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It’s an index of how much I hate New Year’s Eve that my best one so
far was spent a while ago at a Hare Krishna ashram listening to the
cacophonic gibberish of cymbals and chants of ecstasy by total strangers
with my friend D. who now works for the

World
Bank.

No, I do not wear orange robes or belong to a cult — unless the

National Writers Union
counts. It was a holiday thing. Just once, I wanted to experience … true tranquility as the calendar transitioned from old to new, and D. suggested I accompany him to what he promised would be a gentle, if alien, setting. Granted, it seemed an unusual invite, but I was game.

After guaranteeing I would not have to speak to anyone there, join their church, use my real name, sign up for their mailing list, or eat and drink anything strange, D. picked me up in his silver-toned van, and we drove along a winding riverside path to the ashram, located in a spacious Victorian stone mansion at the edge of the city.

Before assuming a lotus position on the carpeted floor, I quickly scanned the room and thankfully saw only the faces of strangers, pleasant and innocuous. Whew! No one there knew me. No one could point their finger at me and say, “I saw you New Year’s Eve at the Hare Krishnas. What a weirdo!” Double-whew!

Even scientists agree a sustained percussive pulse can place you into a trance, and so I gave myself over to the music. In an odd way, its repetitious beat reminded me of bridal days with my musician ex-husband. This is about the music between us. Men and women on separate sides of the room, like a prom. We look at ourselves, not each other. No talk, not even a small movement of the mouth, if only to smile. Who will break this silence first?

With my eyes closed, the past came hurtling back. How I didn’t read music, though it orchestrated our life together, and each week I watched four grown men writhe with glossolalia of jazz, speaking in strange rhythmic saxophone tongues, shrieking the skins from drums, overtones bounding off beige plasterboard walls, and a jagged pain made me lock myself in the bedroom to howl with our dog. …

My trance continued, kind of a time-tunnel journey back into myself. A streak of music ran through my family like insanity. But it’s time to face the music that isn’t in me. My brother studied piano from a Japanese teacher, or played a Japanese piano and learned how to teach, or both. And my father picked out “Freddie and His Fiddle” with one finger every night for 20 years, until my then-hubby came along one day and told him it was “Song of Norway.” And I tried “Chopsticks” with my fists and ate with a fork and couldn’t carry a tune in a bucket, and hid my second-hand guitar under the bed, and bought a deluxe auto-harp instead, and sold it, half-off, brand new, five years later, to Helen Matuskiewicz’ mother. …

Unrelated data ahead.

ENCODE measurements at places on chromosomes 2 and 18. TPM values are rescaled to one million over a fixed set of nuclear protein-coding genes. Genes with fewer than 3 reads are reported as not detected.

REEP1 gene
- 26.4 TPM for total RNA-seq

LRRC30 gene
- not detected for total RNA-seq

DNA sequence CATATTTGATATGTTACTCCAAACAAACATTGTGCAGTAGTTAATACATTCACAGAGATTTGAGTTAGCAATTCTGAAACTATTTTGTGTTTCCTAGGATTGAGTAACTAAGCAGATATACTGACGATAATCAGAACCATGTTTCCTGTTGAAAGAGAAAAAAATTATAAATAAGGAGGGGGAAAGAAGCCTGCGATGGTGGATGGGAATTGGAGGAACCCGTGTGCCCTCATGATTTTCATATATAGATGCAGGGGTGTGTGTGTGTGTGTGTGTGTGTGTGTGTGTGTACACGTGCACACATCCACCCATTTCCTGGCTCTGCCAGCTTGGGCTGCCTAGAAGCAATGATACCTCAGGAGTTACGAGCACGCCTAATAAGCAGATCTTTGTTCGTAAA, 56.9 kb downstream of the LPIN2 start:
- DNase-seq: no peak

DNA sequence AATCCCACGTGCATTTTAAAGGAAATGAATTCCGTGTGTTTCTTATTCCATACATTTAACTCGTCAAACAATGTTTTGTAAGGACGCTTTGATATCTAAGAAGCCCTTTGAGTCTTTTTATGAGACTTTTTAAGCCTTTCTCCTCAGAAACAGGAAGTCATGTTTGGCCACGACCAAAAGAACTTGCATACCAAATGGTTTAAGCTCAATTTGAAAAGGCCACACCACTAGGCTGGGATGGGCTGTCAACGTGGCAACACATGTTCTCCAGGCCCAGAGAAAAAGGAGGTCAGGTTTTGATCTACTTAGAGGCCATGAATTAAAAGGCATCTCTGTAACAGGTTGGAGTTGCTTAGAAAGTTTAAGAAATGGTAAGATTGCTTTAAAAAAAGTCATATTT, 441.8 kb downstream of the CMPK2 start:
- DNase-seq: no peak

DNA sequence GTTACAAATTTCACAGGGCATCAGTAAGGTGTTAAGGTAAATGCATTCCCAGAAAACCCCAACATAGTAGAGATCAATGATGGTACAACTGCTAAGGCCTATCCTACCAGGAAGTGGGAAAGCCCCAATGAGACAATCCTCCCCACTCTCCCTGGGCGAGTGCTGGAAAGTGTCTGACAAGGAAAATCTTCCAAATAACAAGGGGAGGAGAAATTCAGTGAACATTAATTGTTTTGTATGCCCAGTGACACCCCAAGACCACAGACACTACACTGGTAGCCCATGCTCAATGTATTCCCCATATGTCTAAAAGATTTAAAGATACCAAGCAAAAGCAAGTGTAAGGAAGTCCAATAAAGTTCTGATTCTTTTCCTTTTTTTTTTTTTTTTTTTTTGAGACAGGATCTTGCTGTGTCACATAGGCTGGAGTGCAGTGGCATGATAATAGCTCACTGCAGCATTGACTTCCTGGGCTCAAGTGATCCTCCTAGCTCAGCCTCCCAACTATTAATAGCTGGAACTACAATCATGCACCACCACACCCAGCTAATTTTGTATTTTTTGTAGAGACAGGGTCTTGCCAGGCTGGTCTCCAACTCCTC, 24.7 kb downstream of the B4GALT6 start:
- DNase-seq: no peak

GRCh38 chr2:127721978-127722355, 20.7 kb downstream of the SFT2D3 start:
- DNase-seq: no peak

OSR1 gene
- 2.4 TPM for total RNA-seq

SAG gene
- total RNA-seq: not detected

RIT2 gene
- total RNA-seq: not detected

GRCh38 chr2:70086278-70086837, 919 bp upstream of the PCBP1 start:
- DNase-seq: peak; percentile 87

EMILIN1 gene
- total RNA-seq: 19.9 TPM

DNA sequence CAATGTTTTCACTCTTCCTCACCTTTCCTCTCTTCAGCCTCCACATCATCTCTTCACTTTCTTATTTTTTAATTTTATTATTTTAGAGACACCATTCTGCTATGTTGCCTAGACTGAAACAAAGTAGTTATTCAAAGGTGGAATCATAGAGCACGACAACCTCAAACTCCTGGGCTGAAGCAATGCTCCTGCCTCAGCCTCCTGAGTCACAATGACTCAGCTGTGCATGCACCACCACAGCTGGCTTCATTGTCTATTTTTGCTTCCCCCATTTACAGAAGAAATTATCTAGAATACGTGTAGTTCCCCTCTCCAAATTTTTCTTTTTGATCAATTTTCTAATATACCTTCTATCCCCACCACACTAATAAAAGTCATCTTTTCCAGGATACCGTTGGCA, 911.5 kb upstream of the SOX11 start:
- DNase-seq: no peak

The chanting, the drums, the cymbals persisted and so did my reminiscences. And when I was a little kid listening to the lady opera singer on Sundays, I’d say “She half a belly ache” — my first critical pronunciamento. And to you now above all I insist historically persecuted people play the violin. My authority is a newspaper lovelorn column. His reply: “Within one week of becoming blind a person develops perfect pitch.” And so may I.

At the precise moment the clock struck midnight, all chanting and cymbals and drumbeats ceased, while outside was unmitigated babel: sirens and whistles and noisemakers, shouts and screams, pistols firing into the sky, a clamorous madness. Inside, the overtones left from the music hung in the air — not a hum but the faintest of vibrations that thrummed through our bodies like a caress — and we sat there, absorbing this perfect peace, illusory as it may have been, but peaceful nevertheless.

For me, that evening spent in such strange surroundings was a temporary escape from the obligatory parties with their redundant, boringly predictive patter; hypocritical kisses at midnight; faces stretched into taut, insincere smiles. I felt cleansed. Soon D. led me back to his van, where he surprised me with crystal goblets and champagne waiting, chilled and exquisite, so we could optimistically toast the planet’s future happiness, if not our own.

Happy New Year!

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